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9

Perhaps this has already been said in some form, but the identity $$[[a,b,c],d,e] = [a, [b,d,e], [c,d,e]]$$ is exactly the $(2,2,2)$-associative law of clone theory. I think that this is the most natural way this identity arises. A clone is a closed set of operations. Starting with a collection of finitary operations on some set, close them under composition,...

7

With the risk of making a simple thing confusing, here's another point of view. Two functions $f,g$ on an interval $I$ give a map to the projective line $I \dashrightarrow \mathbb P^1$ by $x\mapsto [f(x):g(x)]$ (some indeterminacies can occur if both functions vanish at some point). You can ask: when does this map have a critical point? If you choose the ...

6

As mentioned by @zeb, the condition $(iii) \quad \forall a,b,c,d,e\in M, \quad [[a,b,c],d,e] = [a, [b,d,e], [c,d,e]]$. is known as the third median axiom. A set $M$ endowed with a ternary operation $M^3\to M$, $(a,b,c) \mapsto [a,b,c]$, which satisfies this axiom, along with $(i) \quad \forall a,b,c\in M, \quad [a,b,c] = [a,c,b]=[b,c,a]$ $(ii) \quad \forall ... 5 It's false. Take the subalgebra of$M_3(K)$generated by the matrices$\begin{bmatrix} 0 & 0&0\\ 1 & 1 & 0\\ 0 & 0 & 1\end{bmatrix}$and$\begin{bmatrix} 0 & 0 & 0\\ 0 &1&0\\ 1& 0&1\end{bmatrix}$. These two elements form a two element right zero semigroup and so the algebra they generate is just their span ... 4 Let$S$b be the set of 3 x 3 matrices whose lower left 2 x 2 block equals zero. Then$S$is an algebra satisfying the conditions, but containing no invertible matrix. 4 Not in general. For an easy example, let$C$and$D$be derived equivalent algebras. Then$A=C\times C$and$B=C\times D$are derived equivalent, and$A=C\otimes_K(K\times K)$has a tensor decomposition, but$B$will usually not. There are also connected examples. For example,$KA_2\otimes_K KA_2$is derived equivalent to$KD_4$(where$KA_2$and$KD_4$are ... 3 There is a one-to-one correspondence between the grouplike elements and the simple,$1$-dim subcoalgebras. So if the only grouplike element is$1_H$, then there is a unique$1$-dim simple subcoalgebra (which is$k\cdot 1_H$). In that case, the HA is - by definition- called: connected HA. Also, notice that a connected HA is the same thing as an irreducible HA.... 3 I believe the answer to question 1 is no. But the question is slightly ambiguous. I can give a quiver presentation with only$\pm 1$appearing as coefficients in the relations and where being Frobenius depends on the characteristic of the field. Maybe you are asking if you can always find some quiver presentation of a commutative Frobenius algebra with$\pm ...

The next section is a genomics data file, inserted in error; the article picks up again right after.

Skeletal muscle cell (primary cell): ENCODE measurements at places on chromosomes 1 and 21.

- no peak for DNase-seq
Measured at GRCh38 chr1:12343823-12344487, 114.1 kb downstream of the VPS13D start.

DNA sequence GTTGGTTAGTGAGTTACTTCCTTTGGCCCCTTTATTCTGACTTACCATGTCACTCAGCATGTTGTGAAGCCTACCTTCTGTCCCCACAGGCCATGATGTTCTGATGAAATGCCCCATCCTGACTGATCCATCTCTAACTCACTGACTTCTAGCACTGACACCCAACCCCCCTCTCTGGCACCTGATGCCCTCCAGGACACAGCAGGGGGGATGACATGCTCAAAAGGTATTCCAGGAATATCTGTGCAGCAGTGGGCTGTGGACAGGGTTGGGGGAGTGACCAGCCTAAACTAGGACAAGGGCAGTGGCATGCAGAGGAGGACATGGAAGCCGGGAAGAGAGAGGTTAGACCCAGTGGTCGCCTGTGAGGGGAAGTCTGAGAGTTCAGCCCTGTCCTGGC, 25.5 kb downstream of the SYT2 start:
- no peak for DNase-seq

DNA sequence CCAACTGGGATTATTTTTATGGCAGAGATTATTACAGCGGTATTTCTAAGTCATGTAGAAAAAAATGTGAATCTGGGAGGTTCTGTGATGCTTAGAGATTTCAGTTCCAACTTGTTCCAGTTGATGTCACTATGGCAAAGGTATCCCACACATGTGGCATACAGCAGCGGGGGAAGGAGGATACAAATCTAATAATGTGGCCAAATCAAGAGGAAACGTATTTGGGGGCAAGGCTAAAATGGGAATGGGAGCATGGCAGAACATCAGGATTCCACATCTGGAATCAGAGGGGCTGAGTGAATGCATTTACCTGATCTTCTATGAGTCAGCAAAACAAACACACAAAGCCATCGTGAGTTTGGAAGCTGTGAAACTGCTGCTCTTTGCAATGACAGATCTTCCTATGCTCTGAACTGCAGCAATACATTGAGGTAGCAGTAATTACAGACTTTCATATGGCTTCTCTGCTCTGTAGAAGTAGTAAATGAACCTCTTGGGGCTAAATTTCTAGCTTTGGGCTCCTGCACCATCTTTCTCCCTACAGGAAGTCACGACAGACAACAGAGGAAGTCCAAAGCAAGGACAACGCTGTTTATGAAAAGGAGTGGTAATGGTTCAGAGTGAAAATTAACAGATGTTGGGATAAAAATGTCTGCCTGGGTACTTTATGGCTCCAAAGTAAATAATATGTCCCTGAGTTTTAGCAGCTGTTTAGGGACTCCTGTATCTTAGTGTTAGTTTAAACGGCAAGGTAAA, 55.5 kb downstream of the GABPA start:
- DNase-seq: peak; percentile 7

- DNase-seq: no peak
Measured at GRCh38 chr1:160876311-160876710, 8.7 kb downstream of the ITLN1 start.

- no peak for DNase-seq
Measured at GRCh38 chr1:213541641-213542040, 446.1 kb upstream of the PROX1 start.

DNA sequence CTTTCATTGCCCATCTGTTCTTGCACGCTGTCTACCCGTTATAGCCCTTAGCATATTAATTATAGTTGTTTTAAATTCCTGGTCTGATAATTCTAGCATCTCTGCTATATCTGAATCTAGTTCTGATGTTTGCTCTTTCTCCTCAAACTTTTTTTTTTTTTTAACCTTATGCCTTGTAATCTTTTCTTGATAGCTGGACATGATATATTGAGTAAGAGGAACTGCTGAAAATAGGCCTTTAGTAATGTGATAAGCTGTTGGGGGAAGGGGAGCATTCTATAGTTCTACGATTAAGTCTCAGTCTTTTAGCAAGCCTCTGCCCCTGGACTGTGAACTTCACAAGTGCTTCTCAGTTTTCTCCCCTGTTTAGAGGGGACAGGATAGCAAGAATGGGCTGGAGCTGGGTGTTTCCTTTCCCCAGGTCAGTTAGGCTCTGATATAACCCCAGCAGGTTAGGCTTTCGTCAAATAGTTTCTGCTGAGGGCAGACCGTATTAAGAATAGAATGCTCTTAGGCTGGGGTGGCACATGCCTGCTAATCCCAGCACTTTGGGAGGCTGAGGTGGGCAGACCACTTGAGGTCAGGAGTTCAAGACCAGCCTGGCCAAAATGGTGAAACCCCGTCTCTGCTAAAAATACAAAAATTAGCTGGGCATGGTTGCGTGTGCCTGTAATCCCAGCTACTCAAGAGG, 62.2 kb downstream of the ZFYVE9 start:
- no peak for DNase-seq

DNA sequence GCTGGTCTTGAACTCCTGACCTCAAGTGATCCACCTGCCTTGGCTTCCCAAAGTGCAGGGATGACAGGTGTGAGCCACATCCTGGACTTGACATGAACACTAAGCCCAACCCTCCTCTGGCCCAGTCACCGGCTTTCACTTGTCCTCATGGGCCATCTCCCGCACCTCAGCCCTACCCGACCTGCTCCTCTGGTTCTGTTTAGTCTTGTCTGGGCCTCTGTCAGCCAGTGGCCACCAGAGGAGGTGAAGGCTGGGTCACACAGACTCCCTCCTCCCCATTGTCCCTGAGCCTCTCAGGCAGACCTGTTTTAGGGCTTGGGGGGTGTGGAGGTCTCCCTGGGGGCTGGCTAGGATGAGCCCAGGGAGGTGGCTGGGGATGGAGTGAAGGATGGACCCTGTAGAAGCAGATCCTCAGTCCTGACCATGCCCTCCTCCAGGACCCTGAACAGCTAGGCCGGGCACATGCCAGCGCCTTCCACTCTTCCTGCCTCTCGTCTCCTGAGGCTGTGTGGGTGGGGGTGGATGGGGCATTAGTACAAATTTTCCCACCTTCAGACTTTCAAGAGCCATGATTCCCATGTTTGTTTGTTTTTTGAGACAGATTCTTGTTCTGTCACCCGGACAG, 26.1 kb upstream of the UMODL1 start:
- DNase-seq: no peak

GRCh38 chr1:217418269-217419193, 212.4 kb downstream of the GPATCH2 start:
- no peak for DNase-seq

2

As already indicated, this is a result depending only on the underlying group (rather than ring) and you can find in my earlier question, MO 105400, a comment from me that points to: Martin, G. A. (1988). A class of Abelian groups arising from an analysis of a proof. The American Mathematical Monthly, 95(5), 433-436. JSTOR; Sci-Hub. Here are the relevant ...

2

Question 1: See Clifford and Preston, volume 1. Question 2: $m$ is the period, $n$ is called the index of the element. See this Wikipedia text. Question 3: If $n=1$, the element is called a group element of finite order. If $n=0$, it is called a unit of finite order. Or you can just call it an element of index 1 (resp. 0).

1

I think that the focus is usually on finitely length modules (those that have both ACC and DCC on submodules) because of the uniqueness part of the Krull-Schmidt theorem. In general, indecomposable decompositions are quite ill-behaved without additional hypotheses. The fact that uniform modules are finite direct sums of indecomposables follows quickly from ...

1

I had a good go at this but I couldn't nail down a proof (either by searching the literature or making my own). What I believe to be true is that for any regular-nilpotent element $X\in\mathfrak{g}$ it is contained in a minimal parabolic subalgebra $\mathfrak{p}$ equal to $\mathrm{Ker}(\mathrm{ad}_X^k)$ for some $k$. Here $k-1$ is the height of the ...

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